There’s a new sport taking our culture by storm. Parents start their kids off as early as age five to get a leg up on the competition. Eager players start practicing immediately when they wake up in the morning and continue day and night for an astounding average of nine hours per day. This new sport: scrolling.
It’s official, many of us now spend more time online than sleeping. Let that sink in. A recent survey by Common Sense Media found that most U.S. kids above the age of 12 spend nine hours per day scrolling through the internet. That means if you get a phone when you’re 12 years old and live to be 100, you will have spent 29 years of your life scrolling your fingers to the bone.
As crazy as that statistic sounds, it doesn’t really surprise me. When I stroll through my college campus, over half the people I see mosey along with their faces glued to their phones—eyes down, minds elsewhere. It’s like the closest we’ve ever come to a mindless zombie apocalypse. If they’re not staring at it, they’re death-gripping it like it’s their child.
Keep Scrolling Down to Learn Why You Should Reconsider Your Scrolling Habits:
From YouTube, to Reddit, to Giphy.com, to Facebook, the opportunities to absorb media are endless. You could spend the rest of your waking life browsing the internet and not even make a dent. Not to mention, ever since we’ve gone mobile we can access everything from our pockets, tempting us to trade our precious free time for looking at a stream of memes.
“Half the time I’m on my phone I’m pretty much just wasting time looking at random stuff,” FSU junior Rachel Harwick said.
To be clear, spending time online reading eBooks, creating new software or art, or writing creative stories doesn’t count as wasted time. But we need to start thinking quality over quantity and be deliberate in where we allow our attention to reside. We need to make a conscious effort to evaluate how much of our lives we really want to spend planted in front of a computer screen. It’s great to check Twitter to catch up on the latest basketball news, but do you really need to spend the next three hours stuck in the void of comments arguing about Michael Jordan versus Lebron James? Being online allows us incredible access to useful and current information, but that doesn’t mean it should skin us alive of our free time.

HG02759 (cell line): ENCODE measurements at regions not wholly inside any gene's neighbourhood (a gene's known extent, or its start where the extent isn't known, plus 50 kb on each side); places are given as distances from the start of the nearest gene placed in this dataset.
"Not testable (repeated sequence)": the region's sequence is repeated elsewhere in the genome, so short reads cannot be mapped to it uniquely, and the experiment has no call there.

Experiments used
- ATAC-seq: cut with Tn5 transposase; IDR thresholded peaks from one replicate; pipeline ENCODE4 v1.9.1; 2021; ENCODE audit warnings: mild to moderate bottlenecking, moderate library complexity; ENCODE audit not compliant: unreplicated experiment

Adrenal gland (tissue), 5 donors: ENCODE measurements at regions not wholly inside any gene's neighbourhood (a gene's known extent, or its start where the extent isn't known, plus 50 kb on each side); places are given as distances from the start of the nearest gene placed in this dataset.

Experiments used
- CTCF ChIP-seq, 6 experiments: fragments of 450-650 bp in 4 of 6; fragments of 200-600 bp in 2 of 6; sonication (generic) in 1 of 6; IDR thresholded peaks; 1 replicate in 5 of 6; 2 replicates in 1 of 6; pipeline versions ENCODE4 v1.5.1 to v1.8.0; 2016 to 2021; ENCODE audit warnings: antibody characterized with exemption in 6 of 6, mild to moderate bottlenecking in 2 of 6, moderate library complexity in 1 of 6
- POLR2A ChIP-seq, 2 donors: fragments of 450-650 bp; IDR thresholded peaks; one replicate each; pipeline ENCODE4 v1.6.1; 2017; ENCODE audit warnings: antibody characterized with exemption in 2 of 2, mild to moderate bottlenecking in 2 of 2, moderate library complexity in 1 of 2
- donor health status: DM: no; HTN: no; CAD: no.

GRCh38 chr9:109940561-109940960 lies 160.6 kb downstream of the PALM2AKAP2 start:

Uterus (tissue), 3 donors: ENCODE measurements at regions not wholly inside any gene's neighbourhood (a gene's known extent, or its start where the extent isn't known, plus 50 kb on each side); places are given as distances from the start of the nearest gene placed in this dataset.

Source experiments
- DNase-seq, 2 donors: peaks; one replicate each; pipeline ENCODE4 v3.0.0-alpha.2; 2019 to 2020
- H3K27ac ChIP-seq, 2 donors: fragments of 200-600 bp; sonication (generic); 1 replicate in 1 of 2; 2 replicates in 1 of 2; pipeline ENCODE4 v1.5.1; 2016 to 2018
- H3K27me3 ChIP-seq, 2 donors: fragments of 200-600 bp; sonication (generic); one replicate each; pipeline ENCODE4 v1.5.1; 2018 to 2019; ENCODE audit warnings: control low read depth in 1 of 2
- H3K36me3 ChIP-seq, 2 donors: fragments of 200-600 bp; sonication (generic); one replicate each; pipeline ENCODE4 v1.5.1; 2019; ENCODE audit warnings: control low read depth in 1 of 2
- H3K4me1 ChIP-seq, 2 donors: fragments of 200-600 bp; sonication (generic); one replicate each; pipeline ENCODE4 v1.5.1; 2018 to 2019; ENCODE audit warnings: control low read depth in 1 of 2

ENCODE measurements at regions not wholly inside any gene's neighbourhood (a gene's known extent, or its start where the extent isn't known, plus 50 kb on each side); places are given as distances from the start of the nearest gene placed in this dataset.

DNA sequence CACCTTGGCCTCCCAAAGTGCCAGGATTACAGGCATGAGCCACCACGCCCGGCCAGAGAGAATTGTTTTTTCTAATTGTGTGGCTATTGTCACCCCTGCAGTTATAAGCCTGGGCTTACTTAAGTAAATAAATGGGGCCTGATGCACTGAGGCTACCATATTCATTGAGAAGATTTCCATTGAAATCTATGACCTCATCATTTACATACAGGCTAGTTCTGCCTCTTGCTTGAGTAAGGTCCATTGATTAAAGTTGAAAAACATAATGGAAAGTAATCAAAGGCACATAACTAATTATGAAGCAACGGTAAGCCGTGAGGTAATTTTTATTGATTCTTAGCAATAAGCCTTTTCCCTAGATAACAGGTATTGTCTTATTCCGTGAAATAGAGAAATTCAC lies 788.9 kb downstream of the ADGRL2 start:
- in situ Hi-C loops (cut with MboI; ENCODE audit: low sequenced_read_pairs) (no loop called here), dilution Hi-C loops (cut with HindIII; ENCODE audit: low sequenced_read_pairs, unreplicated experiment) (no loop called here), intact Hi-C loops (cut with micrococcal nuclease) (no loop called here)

Is this content worthwhile? Is looking at Harry Potter memes really worth my Saturday morning?
Online is Great, But it’s Not Real Life
I’m not here to bash social media. I’ve spent plenty of hours poking the screen to shuffle through Instagram photos and watch Buzzfeed videos on Facebook. There’s no doubt that amazing things have come from our ability to connect with each other. People used Facebook to offer warm beds, food and showers to complete strangers following the Boston Marathon bombings in 2013. The Instagram ALS Ice Bucket Challenge raised over $115 million for Lou Gehrig’s Disease. Not to mention the endless courses, educational videos, research essays, etc. So yes, the internet has many, many advantages.
But we also need to be careful not to confuse the online world for the real world. Spending too much time online blurs the lines between the two. I don’t want the internet to become our second world; I want to use it as a tool to enhance the world we already live in. Spending excessive time online can take away from your relationships and even disconnect you from reality—especially social media.